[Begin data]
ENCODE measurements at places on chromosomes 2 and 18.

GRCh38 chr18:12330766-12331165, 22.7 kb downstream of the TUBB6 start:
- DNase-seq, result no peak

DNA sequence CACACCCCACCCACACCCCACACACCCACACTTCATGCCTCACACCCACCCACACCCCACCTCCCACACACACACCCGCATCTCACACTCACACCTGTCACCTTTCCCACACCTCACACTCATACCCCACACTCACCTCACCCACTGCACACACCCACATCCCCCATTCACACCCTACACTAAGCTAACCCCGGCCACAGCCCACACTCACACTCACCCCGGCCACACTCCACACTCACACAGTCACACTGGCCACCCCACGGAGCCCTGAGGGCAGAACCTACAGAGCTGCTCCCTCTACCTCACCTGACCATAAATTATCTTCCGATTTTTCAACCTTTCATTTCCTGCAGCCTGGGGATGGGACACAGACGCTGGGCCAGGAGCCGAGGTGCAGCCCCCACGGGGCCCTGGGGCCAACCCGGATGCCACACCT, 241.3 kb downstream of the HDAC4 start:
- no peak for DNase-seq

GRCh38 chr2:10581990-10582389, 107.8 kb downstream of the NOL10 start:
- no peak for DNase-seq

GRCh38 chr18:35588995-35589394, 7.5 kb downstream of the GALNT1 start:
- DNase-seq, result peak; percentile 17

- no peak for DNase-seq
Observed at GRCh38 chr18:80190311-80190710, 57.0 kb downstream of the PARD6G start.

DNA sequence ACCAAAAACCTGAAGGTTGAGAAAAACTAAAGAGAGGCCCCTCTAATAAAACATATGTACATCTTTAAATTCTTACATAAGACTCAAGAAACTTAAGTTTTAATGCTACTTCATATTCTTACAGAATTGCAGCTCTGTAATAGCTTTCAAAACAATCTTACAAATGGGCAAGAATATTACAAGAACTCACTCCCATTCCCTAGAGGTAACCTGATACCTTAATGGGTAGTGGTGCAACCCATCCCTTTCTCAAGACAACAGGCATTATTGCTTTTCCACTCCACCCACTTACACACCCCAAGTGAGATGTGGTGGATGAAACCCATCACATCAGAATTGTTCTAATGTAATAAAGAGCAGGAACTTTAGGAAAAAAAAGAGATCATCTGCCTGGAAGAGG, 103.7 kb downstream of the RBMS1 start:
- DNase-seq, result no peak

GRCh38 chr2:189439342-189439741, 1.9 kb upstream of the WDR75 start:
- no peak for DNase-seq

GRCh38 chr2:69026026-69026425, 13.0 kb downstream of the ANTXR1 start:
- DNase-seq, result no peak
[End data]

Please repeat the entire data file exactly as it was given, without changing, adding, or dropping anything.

ENCODE measurements at places on chromosomes 2 and 18.

GRCh38 chr18:12330766-12331165, 22.7 kb downstream of the TUBB6 start:
- DNase-seq, result no peak

DNA sequence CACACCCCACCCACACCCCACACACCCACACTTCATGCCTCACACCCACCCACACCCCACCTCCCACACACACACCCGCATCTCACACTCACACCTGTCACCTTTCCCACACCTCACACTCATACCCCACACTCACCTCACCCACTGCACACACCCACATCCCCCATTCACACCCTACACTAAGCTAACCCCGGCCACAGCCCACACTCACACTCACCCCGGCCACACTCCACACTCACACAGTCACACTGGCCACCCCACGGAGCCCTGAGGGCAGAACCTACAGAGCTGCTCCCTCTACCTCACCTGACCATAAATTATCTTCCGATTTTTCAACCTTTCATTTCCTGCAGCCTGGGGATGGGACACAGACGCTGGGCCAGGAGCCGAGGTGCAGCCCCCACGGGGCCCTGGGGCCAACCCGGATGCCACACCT, 241.3 kb downstream of the HDAC4 start:
- no peak for DNase-seq

GRCh38 chr2:10581990-10582389, 107.8 kb downstream of the NOL10 start:
- no peak for DNase-seq

GRCh38 chr18:35588995-35589394, 7.5 kb downstream of the GALNT1 start:
- DNase-seq, result peak; percentile 17

- no peak for DNase-seq
Observed at GRCh38 chr18:80190311-80190710, 57.0 kb downstream of the PARD6G start.

DNA sequence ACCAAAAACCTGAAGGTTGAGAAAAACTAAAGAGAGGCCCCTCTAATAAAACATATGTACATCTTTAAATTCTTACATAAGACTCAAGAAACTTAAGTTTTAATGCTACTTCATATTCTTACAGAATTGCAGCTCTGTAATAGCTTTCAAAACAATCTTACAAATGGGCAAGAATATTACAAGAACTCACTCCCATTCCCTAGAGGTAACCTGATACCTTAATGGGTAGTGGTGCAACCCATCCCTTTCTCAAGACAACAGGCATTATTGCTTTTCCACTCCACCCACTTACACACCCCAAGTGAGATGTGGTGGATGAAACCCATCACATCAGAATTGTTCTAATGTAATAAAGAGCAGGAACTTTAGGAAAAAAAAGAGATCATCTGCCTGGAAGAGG, 103.7 kb downstream of the RBMS1 start:
- DNase-seq, result no peak

GRCh38 chr2:189439342-189439741, 1.9 kb upstream of the WDR75 start:
- no peak for DNase-seq

GRCh38 chr2:69026026-69026425, 13.0 kb downstream of the ANTXR1 start:
- DNase-seq, result no peak